As home-cookin' chain Bob Evans Farms (NASDAQ: BOBE ) continues its companywide renovation, profitability suffers. The company reported lower earnings on Wednesday to an unenthused Wall Street, and the stock sank more than 5%. Looking ahead, things weren't much brighter as management sees costs rising and hurting operating income. Of course, these are largely short-term issues that do not speak to the long-term viability of the company. Bob Evans has an impressive footprint as an interstate staple and shopping center parking lot inhabitant. Will the company's refresh jump-start sales in the foreseeable future?
Bob Evans Farms hauled in $0.36 per share this quarter -- nearly $0.20 per share less than the average analyst estimate and a 34% year-over-year decline from last year's fiscal second quarter. Top-line sales actually posted a positive gain, though only by 1% to $332.6 million. Analysts were looking for another $7 million, roughly.
Bob Evans operates in two segments (it used to be three, but they have sold off the Mimi's Cafe brand) -- restaurants and BEF Foods (a wholesaler). The restaurants saw sales decrease 2.4% to $240.5 million, with a 1.9% drop in same-store sales. Management did note, however, that part of the pressure on comps came from the fact the stores were closed from time to time due to the renovations.
BEF Food actually did quite well, with sales up more than 10% to $92.1 million. A favorable mix and increased pounds sold led the gains. Sadly, those top-line gains were almost wiped off the map by increased supplies and sow costs. BEF adjusted operating income came in at just $0.6 million.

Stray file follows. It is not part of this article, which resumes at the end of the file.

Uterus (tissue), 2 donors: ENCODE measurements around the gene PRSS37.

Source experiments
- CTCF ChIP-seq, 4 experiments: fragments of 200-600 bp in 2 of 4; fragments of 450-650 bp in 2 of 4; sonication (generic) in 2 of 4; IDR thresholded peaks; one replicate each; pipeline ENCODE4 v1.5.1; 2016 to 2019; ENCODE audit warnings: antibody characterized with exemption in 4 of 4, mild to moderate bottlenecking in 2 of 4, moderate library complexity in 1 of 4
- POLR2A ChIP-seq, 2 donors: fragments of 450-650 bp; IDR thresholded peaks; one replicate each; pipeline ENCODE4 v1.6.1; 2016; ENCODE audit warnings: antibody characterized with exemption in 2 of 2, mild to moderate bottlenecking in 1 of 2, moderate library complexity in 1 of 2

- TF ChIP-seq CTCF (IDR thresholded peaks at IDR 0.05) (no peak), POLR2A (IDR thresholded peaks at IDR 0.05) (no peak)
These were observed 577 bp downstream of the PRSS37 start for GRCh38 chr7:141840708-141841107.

Looking ahead, the company chopped off the high end of previously issued guidance in favor of more conservative figures. Including a $0.09-to-$0.11-per-share repurchase benefit, the company is expecting $2.60 to $2.65 in full-year EPS. Same-store sales are projected to be no more than 1%.
Turnaround in progress?
BEF Foods seems to be growing nicely, with fiscal 2014 sales pegged at $380 million to $400 million. Input costs are killing its profitability, but that is likely of a short-term nature.
Bob Evans restaurants, on the other hand, need more time to prove that the renovations will boost the weak same-store sales growth. With the sizable investment going into the stores along with sacrificed business due to closures, management has put a lot of faith into the Farm Fresh Refresh initiative.
The top-line growth suggests brighter days ahead for Bob Evans Farms, but there are too many elements yet to be seen before one can determine the success of the company's turnaround efforts.
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